DOHA — A Los Angeles couple was sentenced to three years in jail on Thursday in Qatar for causing the death of their adopted African-born daughter, who was found to have died of starvation, in a case that has raised concern in Washington.
Matthew and Grace Huang were arrested in January last year when their 8-year-old daughter, Gloria, died unexpectedly.
An autopsy found she had died of “forced starvation” and malnutrition. But the couple argued she had been suffering from malnutrition-related diseases since they adopted her from Ghana at the age of 4 and that the Qatari authorities had failed to acknowledge this.
“We have just been wrongfully convicted, and we feel as if we are being kidnapped by the Qatar judicial system,” Matthew Huang said. “This verdict is wrong and appears to be nothing more than an effort to save face.”
A website begun to publicize the case said Matthew, a Stanford-trained engineer, had moved to Qatar with his wife and their three young children in 2012 to help oversee a big infrastructure project related to the 2022 soccer World Cup.
The State Department said on Wednesday that Washington was concerned by “indications that not all of the evidence was being weighed by the court and that cultural misunderstandings may have been leading to an unfair trial.”
The judge reading the verdict did not specify what offense the couple had been convicted of, but the prosecution had earlier downgraded an original charge of premeditated murder to one of “murder by negligence.”
TribLive commenting policy
You are solely responsible for your comments and by using TribLive.com you agree to our Terms of Service.
We moderate comments. Our goal is to provide substantive commentary for a general readership. By screening submissions, we provide a space where readers can share intelligent and informed commentary that enhances the quality of our news and information.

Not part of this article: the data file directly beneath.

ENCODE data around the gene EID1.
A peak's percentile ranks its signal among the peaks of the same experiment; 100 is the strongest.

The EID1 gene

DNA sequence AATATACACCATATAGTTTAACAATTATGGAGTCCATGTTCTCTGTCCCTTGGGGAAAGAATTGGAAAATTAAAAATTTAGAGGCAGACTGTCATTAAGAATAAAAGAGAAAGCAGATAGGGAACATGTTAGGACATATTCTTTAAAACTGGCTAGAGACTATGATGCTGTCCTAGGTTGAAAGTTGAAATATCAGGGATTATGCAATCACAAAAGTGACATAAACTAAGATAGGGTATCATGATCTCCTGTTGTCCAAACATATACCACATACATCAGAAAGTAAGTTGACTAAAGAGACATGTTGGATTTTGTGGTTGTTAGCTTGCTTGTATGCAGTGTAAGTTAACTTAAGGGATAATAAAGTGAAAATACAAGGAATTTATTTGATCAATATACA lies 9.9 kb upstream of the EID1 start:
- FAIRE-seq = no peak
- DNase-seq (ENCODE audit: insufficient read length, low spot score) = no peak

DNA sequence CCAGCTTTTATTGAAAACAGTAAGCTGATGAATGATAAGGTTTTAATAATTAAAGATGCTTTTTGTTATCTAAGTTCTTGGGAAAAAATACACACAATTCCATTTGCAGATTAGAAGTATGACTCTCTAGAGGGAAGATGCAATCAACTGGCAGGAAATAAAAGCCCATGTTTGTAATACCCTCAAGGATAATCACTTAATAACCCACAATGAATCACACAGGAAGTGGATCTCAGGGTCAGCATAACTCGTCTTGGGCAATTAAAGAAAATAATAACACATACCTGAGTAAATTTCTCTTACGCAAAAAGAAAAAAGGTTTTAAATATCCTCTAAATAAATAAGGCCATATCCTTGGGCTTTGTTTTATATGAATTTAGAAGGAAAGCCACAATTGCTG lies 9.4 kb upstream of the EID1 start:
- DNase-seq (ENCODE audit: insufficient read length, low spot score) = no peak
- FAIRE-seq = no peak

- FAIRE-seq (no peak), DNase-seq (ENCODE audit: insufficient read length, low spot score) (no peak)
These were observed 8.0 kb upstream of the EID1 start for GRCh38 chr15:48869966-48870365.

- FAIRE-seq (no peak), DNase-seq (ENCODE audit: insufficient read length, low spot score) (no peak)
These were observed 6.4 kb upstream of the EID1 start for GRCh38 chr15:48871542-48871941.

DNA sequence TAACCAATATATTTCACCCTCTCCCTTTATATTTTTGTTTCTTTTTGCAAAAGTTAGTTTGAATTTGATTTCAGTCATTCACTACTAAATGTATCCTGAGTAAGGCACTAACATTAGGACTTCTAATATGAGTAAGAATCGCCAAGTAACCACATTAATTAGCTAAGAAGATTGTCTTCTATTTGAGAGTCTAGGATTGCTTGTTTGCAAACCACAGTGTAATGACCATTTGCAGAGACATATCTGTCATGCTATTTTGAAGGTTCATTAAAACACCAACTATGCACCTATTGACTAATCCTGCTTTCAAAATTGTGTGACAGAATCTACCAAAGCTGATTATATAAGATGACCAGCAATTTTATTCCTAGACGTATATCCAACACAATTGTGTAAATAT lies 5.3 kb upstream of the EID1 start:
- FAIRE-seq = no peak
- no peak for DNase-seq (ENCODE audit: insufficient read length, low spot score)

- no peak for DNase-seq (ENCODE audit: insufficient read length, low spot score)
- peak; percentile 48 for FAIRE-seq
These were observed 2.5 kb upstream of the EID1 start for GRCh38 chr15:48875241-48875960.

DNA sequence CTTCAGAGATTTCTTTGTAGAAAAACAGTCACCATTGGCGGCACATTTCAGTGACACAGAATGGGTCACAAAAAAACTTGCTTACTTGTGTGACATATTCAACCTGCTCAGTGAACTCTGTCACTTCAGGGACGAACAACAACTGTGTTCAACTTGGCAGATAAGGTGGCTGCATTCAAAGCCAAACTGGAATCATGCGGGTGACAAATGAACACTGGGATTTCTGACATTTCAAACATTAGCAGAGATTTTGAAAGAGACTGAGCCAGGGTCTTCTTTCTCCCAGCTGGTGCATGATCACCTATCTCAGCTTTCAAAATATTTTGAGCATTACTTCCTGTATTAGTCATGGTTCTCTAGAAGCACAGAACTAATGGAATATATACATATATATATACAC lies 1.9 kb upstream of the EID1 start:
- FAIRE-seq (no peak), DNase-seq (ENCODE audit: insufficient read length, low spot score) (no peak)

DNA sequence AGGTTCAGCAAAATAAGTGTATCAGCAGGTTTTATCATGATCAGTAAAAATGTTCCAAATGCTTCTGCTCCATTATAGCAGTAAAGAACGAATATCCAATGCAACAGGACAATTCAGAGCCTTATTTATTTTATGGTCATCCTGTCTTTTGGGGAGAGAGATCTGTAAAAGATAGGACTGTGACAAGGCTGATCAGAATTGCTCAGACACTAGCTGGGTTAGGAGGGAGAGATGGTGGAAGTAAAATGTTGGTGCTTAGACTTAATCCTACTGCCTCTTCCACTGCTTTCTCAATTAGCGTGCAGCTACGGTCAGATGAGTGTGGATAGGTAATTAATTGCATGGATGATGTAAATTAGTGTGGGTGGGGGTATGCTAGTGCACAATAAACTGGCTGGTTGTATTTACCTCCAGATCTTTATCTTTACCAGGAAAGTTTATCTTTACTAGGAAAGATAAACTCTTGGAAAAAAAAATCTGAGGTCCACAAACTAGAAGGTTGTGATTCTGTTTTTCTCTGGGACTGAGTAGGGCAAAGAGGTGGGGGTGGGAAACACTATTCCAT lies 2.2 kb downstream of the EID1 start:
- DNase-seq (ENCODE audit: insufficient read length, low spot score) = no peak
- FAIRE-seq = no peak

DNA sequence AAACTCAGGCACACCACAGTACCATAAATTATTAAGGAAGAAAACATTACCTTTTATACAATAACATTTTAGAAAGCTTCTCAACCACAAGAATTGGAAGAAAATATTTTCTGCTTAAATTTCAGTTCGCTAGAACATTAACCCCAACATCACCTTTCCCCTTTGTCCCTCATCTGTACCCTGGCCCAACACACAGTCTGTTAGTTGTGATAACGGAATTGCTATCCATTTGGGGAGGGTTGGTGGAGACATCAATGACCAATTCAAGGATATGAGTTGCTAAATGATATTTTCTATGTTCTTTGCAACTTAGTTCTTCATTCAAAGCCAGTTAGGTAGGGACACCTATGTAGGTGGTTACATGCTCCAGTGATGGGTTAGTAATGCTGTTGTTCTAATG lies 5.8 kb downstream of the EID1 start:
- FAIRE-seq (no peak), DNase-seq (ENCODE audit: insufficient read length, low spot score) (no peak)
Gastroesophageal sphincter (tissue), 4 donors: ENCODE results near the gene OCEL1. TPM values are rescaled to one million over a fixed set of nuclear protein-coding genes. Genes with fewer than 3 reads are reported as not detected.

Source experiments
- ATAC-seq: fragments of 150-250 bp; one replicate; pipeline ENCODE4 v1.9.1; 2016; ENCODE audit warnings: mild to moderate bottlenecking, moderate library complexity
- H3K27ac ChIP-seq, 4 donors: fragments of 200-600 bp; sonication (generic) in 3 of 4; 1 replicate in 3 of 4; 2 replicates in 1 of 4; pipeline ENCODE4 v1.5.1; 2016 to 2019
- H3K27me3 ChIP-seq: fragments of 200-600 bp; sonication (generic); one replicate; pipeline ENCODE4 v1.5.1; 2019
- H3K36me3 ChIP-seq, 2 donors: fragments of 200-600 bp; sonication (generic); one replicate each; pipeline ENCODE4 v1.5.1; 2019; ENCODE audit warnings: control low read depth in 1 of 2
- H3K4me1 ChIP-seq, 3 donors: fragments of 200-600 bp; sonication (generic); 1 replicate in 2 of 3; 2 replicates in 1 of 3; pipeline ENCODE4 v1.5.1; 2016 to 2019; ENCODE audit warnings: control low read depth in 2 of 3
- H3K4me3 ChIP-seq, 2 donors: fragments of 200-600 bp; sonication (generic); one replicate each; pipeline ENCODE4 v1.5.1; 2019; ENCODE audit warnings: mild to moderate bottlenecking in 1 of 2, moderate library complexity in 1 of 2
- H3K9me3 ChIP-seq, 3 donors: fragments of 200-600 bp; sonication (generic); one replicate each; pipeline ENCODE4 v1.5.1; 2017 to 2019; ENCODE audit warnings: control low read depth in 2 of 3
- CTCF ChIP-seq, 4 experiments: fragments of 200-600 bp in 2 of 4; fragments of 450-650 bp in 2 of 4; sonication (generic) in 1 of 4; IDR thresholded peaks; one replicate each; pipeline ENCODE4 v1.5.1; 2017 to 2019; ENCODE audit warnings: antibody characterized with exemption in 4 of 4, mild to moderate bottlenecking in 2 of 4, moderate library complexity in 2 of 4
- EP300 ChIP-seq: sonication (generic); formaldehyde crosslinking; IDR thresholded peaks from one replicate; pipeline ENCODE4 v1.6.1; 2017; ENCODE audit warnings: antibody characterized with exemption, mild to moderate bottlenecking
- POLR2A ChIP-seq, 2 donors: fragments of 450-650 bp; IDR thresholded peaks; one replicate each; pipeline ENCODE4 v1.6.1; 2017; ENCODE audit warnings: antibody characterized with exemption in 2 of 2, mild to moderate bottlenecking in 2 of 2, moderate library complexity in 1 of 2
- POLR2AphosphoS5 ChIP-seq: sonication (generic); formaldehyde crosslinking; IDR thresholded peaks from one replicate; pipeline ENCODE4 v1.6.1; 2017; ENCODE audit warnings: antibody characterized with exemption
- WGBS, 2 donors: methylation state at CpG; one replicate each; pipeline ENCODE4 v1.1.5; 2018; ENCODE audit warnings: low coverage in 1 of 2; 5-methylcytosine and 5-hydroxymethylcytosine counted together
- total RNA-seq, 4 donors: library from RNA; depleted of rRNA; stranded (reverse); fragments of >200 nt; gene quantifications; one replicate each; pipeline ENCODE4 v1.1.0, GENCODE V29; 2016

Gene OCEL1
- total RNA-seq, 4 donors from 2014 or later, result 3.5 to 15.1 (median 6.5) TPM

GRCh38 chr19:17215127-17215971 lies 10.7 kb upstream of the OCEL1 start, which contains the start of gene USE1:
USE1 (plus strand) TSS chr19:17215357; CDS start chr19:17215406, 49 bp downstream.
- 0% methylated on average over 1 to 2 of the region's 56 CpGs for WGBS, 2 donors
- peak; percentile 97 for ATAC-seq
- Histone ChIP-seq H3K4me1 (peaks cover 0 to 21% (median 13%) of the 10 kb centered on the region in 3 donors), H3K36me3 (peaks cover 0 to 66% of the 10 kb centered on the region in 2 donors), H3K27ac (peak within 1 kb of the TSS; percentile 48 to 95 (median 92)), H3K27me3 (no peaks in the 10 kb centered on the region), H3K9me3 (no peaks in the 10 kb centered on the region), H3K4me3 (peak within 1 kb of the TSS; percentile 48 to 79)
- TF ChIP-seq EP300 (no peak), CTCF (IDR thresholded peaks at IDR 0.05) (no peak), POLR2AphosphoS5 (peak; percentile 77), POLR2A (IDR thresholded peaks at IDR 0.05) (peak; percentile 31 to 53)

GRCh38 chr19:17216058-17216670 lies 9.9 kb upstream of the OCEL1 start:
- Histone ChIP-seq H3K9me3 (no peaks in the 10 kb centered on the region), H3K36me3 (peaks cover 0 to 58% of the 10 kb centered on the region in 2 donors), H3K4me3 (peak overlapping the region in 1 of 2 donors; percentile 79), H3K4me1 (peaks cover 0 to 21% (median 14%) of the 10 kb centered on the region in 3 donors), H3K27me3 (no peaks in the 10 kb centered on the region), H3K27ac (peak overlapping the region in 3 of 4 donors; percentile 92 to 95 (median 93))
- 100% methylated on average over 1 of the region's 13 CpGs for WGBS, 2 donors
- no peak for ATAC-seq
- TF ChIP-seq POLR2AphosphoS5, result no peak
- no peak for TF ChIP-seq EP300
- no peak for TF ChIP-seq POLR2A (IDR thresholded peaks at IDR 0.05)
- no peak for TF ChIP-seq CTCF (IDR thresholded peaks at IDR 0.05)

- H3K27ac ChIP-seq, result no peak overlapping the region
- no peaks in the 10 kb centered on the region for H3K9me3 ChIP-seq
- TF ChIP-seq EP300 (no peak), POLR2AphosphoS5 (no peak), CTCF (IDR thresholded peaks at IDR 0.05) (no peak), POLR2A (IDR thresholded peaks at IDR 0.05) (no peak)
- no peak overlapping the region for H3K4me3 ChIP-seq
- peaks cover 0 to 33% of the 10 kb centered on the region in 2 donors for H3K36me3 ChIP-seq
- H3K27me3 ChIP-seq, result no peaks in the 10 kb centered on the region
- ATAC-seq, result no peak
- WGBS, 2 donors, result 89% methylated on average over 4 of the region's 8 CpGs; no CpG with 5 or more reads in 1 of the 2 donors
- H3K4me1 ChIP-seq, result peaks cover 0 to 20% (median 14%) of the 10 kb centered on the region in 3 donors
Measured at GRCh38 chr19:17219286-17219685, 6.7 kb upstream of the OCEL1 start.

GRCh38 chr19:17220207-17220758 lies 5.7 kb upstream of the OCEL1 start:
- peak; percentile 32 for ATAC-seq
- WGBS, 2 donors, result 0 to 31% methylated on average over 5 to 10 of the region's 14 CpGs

While most comments will be posted if they are on-topic and not abusive, moderating decisions are subjective. We will make them as carefully and consistently as we can. Because of the volume of reader comments, we cannot review individual moderation decisions with readers.
We value thoughtful comments representing a range of views that make their point quickly and politely. We make an effort to protect discussions from repeated comments either by the same reader or different readers.
We follow the same standards for taste as the daily newspaper. A few things we won't tolerate: personal attacks, obscenity, vulgarity, profanity (including expletives and letters followed by dashes), commercial promotion, impersonations, incoherence, proselytizing and SHOUTING. Don't include URLs to Web sites.
We do not edit comments. They are either approved or deleted. We reserve the right to edit a comment that is quoted or excerpted in an article. In this case, we may fix spelling and punctuation.
We welcome strong opinions and criticism of our work, but we don't want comments to become bogged down with discussions of our policies and we will moderate accordingly.
We appreciate it when readers and people quoted in articles or blog posts point out errors of fact or emphasis and will investigate all assertions. But these suggestions should be sent via e-mail. To avoid distracting other readers, we won't publish comments that suggest a correction. Instead, corrections will be made in a blog post or in an article.